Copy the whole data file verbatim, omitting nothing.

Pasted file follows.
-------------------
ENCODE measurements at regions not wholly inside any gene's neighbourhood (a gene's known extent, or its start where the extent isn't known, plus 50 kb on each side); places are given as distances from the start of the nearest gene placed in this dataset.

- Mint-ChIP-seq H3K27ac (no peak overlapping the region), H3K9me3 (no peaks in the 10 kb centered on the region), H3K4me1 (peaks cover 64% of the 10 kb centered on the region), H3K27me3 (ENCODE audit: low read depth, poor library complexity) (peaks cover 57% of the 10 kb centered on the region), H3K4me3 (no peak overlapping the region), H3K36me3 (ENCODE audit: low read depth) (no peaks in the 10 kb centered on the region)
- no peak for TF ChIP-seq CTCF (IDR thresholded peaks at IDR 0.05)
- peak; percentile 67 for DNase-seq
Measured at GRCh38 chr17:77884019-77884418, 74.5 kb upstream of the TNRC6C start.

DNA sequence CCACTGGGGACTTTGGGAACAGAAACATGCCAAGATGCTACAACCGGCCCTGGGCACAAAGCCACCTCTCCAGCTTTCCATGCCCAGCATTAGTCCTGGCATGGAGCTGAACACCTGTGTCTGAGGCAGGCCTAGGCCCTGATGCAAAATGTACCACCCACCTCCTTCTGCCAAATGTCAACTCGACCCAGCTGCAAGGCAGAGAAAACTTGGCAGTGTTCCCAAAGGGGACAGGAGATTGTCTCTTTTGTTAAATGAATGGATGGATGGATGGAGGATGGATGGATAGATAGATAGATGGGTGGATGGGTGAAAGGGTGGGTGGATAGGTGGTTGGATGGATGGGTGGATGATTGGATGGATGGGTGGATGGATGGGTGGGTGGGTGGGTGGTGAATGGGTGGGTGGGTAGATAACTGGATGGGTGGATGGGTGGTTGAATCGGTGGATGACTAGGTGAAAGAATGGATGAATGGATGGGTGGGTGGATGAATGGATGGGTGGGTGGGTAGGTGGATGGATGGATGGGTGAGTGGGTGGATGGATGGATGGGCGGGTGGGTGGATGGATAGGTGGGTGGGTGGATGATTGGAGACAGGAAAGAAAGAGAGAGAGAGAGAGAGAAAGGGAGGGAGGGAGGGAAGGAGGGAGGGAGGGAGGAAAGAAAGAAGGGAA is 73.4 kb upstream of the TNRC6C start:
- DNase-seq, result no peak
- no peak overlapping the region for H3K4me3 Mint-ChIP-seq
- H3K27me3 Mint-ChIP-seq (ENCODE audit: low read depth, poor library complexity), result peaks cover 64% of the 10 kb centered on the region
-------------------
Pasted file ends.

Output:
ENCODE measurements at regions not wholly inside any gene's neighbourhood (a gene's known extent, or its start where the extent isn't known, plus 50 kb on each side); places are given as distances from the start of the nearest gene placed in this dataset.

- Mint-ChIP-seq H3K27ac (no peak overlapping the region), H3K9me3 (no peaks in the 10 kb centered on the region), H3K4me1 (peaks cover 64% of the 10 kb centered on the region), H3K27me3 (ENCODE audit: low read depth, poor library complexity) (peaks cover 57% of the 10 kb centered on the region), H3K4me3 (no peak overlapping the region), H3K36me3 (ENCODE audit: low read depth) (no peaks in the 10 kb centered on the region)
- no peak for TF ChIP-seq CTCF (IDR thresholded peaks at IDR 0.05)
- peak; percentile 67 for DNase-seq
Measured at GRCh38 chr17:77884019-77884418, 74.5 kb upstream of the TNRC6C start.

DNA sequence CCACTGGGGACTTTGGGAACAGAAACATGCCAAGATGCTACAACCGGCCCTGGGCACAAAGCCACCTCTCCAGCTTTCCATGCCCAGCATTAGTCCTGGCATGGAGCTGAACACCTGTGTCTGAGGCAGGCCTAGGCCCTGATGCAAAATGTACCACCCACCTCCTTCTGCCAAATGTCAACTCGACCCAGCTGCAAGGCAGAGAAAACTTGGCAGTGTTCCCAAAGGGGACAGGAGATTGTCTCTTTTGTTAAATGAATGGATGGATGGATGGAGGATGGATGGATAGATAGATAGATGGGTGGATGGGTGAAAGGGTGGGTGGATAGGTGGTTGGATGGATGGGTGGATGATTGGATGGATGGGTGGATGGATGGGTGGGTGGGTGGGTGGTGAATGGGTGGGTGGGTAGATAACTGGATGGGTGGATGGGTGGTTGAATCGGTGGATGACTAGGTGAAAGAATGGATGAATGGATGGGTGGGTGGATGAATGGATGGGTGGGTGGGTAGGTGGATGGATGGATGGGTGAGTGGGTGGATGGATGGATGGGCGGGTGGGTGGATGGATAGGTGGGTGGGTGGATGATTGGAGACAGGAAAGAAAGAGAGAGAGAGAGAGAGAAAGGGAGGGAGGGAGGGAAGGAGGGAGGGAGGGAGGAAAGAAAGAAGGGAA is 73.4 kb upstream of the TNRC6C start:
- DNase-seq, result no peak
- no peak overlapping the region for H3K4me3 Mint-ChIP-seq
- H3K27me3 Mint-ChIP-seq (ENCODE audit: low read depth, poor library complexity), result peaks cover 64% of the 10 kb centered on the region